Do you think you have good eyesight/a good sense of smell etc.?

  • sight/vision
  • smell
  • taste
  • touch
  • hearing

With a partner try to put your senses in order of importance. (This should spark off a lively debate)

Try and come up with a definitive order as a class.

If you had to lose one of your senses, which would you choose and why?

Debate

Divide the class into 5 groups and write the 5 senses on small pieces of paper. Each group picks a piece of paper, they then have to explain why the sense they have picked is the most important. Give them a few minutes to think of some arguments and every day situations to back them up.

Follow up activity

Students write a CAE/CPE report/proposal detailing ways in which a school or public space could be adapted for blind people. Alternatively, you could set an essay based on the TED talk evaluating Daniel Kish’s upbringing compared to more conventional parenting styles for blind/disabled children.

Posted in Conversation Classes, Grammar Classes, Video Classes

Zero Conditional: Hiccup Cures!

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This is a lesson plan to help students put the zero conditional into practice in conversation.

Download it here:

Zero Conditional

Introduction

Ask students the following: What do you do when you get hiccups?

Show them the following video and tell them to write down as many causes and cures for hiccups as they can.

Mine the video for vocabulary:

Spasm, stuck, breathe, gasp, exhale/inhale, hold your breath, difference between breathe (verb, long vowel sound) and breath (noun, short vowel sound), chug, pull, tongue, drink from, wrong side, take a sip, swallow, tip your head back, plug your nose, a teaspoon of, sprinkle, squeeze your pinky, pressure point, pinch, recite, backwards, think of, bald, cure/get rid of hiccups.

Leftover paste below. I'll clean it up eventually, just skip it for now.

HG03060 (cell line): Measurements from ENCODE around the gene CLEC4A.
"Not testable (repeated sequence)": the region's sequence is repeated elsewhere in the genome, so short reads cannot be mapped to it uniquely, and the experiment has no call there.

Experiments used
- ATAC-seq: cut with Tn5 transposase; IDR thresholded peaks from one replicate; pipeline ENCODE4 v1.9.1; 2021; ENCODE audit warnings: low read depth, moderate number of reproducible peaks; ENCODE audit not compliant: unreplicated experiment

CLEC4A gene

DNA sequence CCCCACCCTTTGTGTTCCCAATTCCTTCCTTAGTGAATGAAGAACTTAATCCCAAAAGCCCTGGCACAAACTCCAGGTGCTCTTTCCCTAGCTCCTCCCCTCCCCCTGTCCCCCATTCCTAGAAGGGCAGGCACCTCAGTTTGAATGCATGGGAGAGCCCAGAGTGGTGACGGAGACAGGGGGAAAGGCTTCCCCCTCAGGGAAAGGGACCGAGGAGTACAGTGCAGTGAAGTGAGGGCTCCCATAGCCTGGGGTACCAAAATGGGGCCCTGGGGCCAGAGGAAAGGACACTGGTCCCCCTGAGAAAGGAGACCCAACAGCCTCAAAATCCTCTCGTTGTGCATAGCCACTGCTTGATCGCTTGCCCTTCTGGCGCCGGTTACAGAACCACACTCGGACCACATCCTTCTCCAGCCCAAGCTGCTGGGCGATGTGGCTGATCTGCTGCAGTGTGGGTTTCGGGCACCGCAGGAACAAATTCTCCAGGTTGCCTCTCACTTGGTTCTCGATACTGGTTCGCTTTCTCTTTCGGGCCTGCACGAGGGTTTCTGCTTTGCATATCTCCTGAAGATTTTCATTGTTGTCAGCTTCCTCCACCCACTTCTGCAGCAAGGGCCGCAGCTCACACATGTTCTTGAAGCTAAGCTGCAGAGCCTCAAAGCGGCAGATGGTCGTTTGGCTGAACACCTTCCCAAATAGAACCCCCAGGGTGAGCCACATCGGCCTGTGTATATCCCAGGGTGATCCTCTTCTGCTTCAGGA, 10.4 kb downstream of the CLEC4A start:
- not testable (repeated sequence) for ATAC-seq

Ask them which methods from the video they use.

Model a few sentences on the board:

When/whenever I get hiccups, I ask a friend to scare me.

Tell students that this is called the zero conditional. Give out the first page of the handout and go over it quickly.

We use the zero conditional to talk about general or scientific truths and habits.

If you heat ice, it melts. (General truth)

If I drink coffee after 6pm, I can’t sleep. (Habit)

We also use it to talk about what people should do in certain situations.

If you feel tired, stop for a rest.

If you feel ill, take your medicine.

The formula is:

If/when/whenever + present simple, present simple.

Matching exercise

Match numbers 1-5 with letters a-e to make zero conditional sentences.

1.     If it rains, a.     The roads are dangerous.
2.     If it snows, b.     I try a new flavour of ice-cream
3.     Whenever I visit Rome, c.      Tell a security guard.
4.     If you see someone stealing d.     It boils.
5.     When water reaches 100º C, e.     We play basketball inside.

Matching Key

1-e, 2-a, 3-b, 4-c, 5-d

Conversation exercise

Cut the following cards up. Students take them one at a time and discuss them in conversation. Encourage the use of: “Me too/neither” or “So/neither do I”

Whenever I go on holiday… When I go to the dentist…
If I drink too much red wine… Whenever the sales are on…
If I see a beggar in the street… If I see a tourist with their bag open…
When I go to the beach, I always… When it’s my birthday…
If I’m feeling blue… Whenever I need help at work/school…